That is, come the forty days of preparation, come this season, come Lent, In our tradition, we begin our spiritual discipline with a long hard climb, up a high mountain, straight into the headwind of temptation. There is a cost in discipleship. There is discipline in discipleship.  James Weldon Johnson sang it best, a hymn with so much else and other that is a gift to all out of the history of our African American siblings, but which, in depth, speaks for and to all, bringing a durable unity to our natural diversity.

      Stony the road we trod,
      Bitter the chastening rod,
      Felt in the days when hope unborn had died;
      Yet with a steady beat,
      Have not our weary feet
      Come to the place for which our fathers sighed?
      We have come over a way that with tears has been watered,
      We have come, treading our path through the blood of the slaughtered,
      Out from the gloomy past,
      ‘Til now we stand at last
      Where the white gleam of our bright star is cast.

      That is, our Lenten Sermon Series, beginning today, will engage in conversation with St. Augustine, a passionate Christian if ever there was one.  Let us recall where we have been, whence we have come, come Lent. In this Marsh Chapel pulpit, from 2007-2016, Lent by Lent, we identified a theological conversation partner for the Lenten sermons, broadly speaking, out of the Calvinist tradition, so important to the first 200 years in New England.  With Calvin we encountered the chief resource for others we engaged over ten years—voices like those of Jonathan Edwards (2015), John Calvin himself, (2014), Marilyn Robinson (2013) (whom with gladness we shall greet in the flesh here at Boston University April 11, please come), Jacques Ellul (2012), Dietrich Bonhoeffer (a Lutheran cousin) (2011), Karl Barth (2010), and Gabriel Vahanian (2007), and themes like Atonement (2009) and Decision (2008), summarized with the help of Paul of Tarsus (2016).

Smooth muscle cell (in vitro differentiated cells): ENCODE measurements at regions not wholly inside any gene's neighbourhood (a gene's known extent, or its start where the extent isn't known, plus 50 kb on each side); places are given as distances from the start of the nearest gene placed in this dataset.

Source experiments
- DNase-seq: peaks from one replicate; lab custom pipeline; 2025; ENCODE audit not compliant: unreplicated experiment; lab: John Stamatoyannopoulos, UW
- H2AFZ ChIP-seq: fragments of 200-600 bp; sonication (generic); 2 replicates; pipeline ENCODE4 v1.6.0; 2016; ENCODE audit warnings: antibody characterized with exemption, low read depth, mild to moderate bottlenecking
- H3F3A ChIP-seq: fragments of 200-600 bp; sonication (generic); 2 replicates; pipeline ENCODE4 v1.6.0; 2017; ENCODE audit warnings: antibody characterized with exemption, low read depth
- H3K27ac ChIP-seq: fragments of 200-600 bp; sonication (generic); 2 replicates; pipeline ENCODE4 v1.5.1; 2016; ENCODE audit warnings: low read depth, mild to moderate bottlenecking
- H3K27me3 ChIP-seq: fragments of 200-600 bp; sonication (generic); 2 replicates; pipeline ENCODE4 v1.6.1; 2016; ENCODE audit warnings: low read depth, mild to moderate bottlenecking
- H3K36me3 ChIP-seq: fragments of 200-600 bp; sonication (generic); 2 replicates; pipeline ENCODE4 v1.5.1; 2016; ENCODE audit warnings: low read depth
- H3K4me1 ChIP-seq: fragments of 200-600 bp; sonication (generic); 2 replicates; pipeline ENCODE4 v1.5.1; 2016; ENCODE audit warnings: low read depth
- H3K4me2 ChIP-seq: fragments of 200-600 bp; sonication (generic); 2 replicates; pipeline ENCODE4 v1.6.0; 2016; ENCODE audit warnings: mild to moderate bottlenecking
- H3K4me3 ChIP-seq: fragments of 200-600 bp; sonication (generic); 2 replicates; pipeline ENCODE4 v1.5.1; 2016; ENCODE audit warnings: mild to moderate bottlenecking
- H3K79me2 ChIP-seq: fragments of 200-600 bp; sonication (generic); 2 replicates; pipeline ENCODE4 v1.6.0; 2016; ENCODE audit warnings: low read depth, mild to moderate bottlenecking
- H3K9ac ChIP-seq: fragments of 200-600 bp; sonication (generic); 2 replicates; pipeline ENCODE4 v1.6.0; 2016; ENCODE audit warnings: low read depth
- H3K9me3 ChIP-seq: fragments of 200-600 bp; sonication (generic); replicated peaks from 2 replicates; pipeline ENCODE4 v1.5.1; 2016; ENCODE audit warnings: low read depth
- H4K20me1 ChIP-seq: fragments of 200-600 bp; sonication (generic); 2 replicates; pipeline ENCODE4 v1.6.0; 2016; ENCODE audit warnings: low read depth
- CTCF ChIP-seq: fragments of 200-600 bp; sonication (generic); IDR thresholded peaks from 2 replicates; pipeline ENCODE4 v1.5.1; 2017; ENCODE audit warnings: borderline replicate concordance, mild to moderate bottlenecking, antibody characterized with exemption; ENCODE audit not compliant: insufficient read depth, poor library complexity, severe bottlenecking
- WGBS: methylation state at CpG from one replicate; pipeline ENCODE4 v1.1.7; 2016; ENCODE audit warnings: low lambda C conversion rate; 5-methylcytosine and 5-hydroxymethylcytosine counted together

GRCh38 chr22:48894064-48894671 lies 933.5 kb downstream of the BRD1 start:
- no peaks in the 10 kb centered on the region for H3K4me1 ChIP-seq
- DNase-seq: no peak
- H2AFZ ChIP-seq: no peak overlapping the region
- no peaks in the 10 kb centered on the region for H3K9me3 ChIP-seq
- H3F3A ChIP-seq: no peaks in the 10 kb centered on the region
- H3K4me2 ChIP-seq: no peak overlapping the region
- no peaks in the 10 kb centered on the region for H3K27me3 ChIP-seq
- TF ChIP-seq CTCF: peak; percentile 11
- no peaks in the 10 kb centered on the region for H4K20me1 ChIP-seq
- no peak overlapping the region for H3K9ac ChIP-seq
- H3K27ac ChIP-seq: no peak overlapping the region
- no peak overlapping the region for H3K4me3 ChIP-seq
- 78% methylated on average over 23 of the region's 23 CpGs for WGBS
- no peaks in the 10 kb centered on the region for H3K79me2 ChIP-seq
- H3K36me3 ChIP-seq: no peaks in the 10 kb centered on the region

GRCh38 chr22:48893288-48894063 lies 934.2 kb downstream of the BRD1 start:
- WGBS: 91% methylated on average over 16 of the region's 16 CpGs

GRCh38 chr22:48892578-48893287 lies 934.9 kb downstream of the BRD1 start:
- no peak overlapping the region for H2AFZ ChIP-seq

For the next decade, we have turned to the Catholic tradition, so important in the last 200 years in New England.  That is, in this decade, beginning with Lent 2017, the Marsh pulpit, a traditionally Methodist one, turned left, not right, toward Rome not Geneva, and we have preached with, and learned from the Roman Catholic tradition, and some of its great divines including Henri Nouwen (2017) Thomas Merton (2018) John of the Cross (2019), Teresa of Avila (2020),  St Patrick (2021), and Dorothy Day (2022). In future years, it may be Ignatius of Loyola, Erasmus, Hans Kung, Karl Rahner, or others, one per year.  Perhaps you will suggest a name or two, not from Geneva, but from Rome?  For those who recall, even if dimly, the vigor and excitement of Vatican II, there may well be other names to add to the list.